This hardy Asian green is a low-growing plant that can withstand a lot of frost and snow. A member of the Cruciferae family, Tatsoi has a mild flavor that makes it ideal for salads and stir-fry. It’s harvested from September through November in most parts of the United States. It is easy to grow in open or partially shaded areas. Grow Tatsoi on raised beds or ridge gardens with good drainage for best results.
You don’t have to give up your green thumb for good if you want to start growing food but can’t do it year-round. Indoor gardening may be able to help. Overwintering plants is possible if you know which varieties are best suited for extending their seasons and how best to care for them over the colder months.
Most people think of starting seeds indoors, but there are plenty of ways to keep your plants going beyond their natural lifespans—and there are even crops that you can eat right off of mature plants that have survived below freezing temperatures.
Some Good Overwintered Crops Include:
3. Broccoli raab/rapini
Planting overwintered crops in late summer or early fall will allow plenty of time to grow before winter. Many vegetables that you would normally harvest in the fall, you can also leave on a bed of mulch through December and January.
Not all gardening ends when fall arrives. Homeowners can still tend to vegetables and herbs well into December and even January by using a quick cloche. Cloches are simple, ventilated domes made of flexible plastic or fabric that fit over seed trays and plant pots; they’re available at many home-improvement stores for less than $10. They protect plants from frost and cold winds yet still allow sunlight in through ventilation holes, thus maintaining soil temperature.
Cloches, also known as cold frames, are removable structures. Just sit them directly on top of your garden beds and provide both insulation and protection from pests. These structures have been used for generations by home gardeners worldwide and can be constructed easily out of recycled materials. The best part? Once you have a few built, you never need to buy a new one again.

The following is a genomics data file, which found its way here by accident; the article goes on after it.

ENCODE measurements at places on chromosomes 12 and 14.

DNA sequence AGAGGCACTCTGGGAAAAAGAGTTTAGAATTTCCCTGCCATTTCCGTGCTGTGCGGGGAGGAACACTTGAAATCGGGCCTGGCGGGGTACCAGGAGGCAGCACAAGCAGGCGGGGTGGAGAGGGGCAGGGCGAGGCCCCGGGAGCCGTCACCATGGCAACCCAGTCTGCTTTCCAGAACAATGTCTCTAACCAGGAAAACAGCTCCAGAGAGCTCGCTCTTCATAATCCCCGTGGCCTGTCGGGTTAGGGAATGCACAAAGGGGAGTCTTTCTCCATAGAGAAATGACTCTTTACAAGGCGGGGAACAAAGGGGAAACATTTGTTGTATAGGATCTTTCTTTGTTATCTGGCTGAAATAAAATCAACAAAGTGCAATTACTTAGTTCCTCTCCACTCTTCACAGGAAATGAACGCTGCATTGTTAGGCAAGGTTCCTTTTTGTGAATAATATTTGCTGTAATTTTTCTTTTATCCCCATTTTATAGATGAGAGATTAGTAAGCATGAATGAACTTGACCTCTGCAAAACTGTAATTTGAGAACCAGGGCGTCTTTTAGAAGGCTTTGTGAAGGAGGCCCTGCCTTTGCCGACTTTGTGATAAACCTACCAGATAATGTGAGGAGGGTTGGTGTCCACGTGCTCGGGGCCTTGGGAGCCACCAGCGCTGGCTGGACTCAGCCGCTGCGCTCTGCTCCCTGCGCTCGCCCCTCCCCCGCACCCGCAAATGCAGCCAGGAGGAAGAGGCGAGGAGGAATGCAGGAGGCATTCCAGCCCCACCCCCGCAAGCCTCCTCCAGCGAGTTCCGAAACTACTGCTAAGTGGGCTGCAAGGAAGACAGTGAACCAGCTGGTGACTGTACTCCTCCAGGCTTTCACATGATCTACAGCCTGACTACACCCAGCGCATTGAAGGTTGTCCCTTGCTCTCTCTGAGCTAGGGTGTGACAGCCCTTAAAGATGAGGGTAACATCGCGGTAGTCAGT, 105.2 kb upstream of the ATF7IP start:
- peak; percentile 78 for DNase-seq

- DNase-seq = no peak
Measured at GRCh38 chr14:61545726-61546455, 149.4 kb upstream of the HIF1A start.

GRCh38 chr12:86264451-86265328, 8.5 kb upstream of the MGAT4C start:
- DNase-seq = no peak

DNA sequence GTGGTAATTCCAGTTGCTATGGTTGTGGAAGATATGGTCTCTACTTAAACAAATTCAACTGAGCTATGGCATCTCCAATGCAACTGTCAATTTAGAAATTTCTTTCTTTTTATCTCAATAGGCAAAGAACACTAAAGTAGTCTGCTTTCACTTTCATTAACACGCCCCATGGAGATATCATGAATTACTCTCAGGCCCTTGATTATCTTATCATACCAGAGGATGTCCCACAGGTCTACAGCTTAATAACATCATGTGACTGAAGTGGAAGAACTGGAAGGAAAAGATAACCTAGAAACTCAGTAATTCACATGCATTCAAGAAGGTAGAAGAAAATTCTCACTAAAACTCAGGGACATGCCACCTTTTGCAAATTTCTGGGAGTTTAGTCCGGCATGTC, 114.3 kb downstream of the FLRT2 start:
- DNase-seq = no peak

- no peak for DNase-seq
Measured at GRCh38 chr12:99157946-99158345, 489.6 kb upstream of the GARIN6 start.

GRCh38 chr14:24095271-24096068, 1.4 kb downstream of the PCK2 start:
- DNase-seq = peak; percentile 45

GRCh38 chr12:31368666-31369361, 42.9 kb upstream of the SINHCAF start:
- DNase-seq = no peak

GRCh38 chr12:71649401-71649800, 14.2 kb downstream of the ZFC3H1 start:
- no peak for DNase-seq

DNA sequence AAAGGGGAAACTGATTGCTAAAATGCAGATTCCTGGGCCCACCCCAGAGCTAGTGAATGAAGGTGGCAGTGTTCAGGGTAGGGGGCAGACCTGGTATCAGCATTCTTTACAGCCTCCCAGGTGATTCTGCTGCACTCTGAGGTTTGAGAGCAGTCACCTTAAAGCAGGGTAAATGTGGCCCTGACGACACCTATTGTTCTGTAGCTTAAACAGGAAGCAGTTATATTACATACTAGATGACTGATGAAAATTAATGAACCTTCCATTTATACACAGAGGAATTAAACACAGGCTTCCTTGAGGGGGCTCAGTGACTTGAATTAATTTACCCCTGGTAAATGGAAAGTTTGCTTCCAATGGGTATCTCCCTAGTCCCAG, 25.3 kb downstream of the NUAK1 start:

LED Grow Lights
Grow lights are generally used in conjunction with an indoor grow operation. They provide light for plants grown indoors, which otherwise would not receive sufficient natural light. In addition, grow lights provide supplemental lighting in cases where there is not enough natural sunlight available for plant growth. Since they are most often used in conjunction with growing plants indoors, grow lights can be placed on a timer to mimic day-night cycles that occur when plants are outdoors, facilitating year-round plant growth.
Using LED grow lights requires no additional water usage or fertilizer consumption when compared to other types of artificial lighting. Depending on wattage, LED grow lamps also use less electricity than traditional HID bulbs, last longer, and produce more light per watt.
That concludes our post about using new technology for gardening during the winter months. With the help of smart technology, you can keep your garden growing in winter. With sensors that measure moisture and soil conditions, you can keep track of what’s happening in real-time. Thanks for reading.…Read More